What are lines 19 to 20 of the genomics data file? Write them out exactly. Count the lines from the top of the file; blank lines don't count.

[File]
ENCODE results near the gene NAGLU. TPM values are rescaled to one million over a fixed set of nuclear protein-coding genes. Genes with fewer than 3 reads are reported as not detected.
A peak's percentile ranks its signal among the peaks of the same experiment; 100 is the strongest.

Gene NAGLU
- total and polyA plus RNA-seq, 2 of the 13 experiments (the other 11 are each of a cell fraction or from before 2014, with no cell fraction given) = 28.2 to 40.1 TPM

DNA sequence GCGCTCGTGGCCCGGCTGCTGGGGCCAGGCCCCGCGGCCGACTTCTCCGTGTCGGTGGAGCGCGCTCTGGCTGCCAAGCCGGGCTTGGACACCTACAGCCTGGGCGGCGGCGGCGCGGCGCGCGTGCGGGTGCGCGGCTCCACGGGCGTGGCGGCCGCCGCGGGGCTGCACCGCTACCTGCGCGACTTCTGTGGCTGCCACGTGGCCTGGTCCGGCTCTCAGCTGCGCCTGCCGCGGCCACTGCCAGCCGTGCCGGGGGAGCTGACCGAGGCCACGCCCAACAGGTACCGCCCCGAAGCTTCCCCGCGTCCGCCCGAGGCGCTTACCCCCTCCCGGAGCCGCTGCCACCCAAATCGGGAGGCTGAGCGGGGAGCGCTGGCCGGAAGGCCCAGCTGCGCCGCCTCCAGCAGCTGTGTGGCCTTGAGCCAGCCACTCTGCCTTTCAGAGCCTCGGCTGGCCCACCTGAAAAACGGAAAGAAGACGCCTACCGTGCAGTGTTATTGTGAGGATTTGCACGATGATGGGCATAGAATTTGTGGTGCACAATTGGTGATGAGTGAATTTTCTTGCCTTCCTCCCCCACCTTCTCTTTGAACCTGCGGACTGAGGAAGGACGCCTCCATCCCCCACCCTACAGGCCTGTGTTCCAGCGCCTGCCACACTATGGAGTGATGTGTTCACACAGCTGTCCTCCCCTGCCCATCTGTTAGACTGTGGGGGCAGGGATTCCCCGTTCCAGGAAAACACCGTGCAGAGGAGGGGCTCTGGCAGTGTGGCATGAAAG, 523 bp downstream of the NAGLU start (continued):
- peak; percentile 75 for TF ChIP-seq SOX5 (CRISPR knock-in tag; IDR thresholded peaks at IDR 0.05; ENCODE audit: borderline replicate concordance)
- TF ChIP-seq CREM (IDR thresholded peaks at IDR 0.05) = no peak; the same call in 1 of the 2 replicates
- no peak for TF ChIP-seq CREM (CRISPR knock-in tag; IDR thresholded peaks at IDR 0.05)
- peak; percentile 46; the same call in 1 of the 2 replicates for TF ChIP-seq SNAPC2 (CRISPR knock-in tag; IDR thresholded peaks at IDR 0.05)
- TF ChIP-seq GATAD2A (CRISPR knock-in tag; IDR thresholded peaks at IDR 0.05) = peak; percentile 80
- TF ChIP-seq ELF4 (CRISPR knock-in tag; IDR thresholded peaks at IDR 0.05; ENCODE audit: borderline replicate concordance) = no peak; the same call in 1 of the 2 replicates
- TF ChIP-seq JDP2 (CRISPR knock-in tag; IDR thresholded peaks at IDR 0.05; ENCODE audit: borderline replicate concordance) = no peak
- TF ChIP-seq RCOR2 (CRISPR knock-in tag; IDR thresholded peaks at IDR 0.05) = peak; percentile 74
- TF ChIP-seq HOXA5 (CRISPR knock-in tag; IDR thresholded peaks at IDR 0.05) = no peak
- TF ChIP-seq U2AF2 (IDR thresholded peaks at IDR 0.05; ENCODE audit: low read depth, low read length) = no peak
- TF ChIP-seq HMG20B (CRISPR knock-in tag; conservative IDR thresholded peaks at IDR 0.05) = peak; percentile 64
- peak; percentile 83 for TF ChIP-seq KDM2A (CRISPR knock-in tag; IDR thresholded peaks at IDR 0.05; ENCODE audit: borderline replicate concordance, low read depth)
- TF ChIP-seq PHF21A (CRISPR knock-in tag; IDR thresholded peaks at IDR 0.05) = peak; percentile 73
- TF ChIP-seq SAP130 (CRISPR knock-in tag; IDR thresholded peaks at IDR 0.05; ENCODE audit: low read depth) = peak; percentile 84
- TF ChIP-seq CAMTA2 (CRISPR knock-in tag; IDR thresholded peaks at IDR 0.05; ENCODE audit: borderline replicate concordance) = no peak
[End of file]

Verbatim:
- TF ChIP-seq SAP130 (CRISPR knock-in tag; IDR thresholded peaks at IDR 0.05; ENCODE audit: low read depth) = peak; percentile 84
- TF ChIP-seq CAMTA2 (CRISPR knock-in tag; IDR thresholded peaks at IDR 0.05; ENCODE audit: borderline replicate concordance) = no peak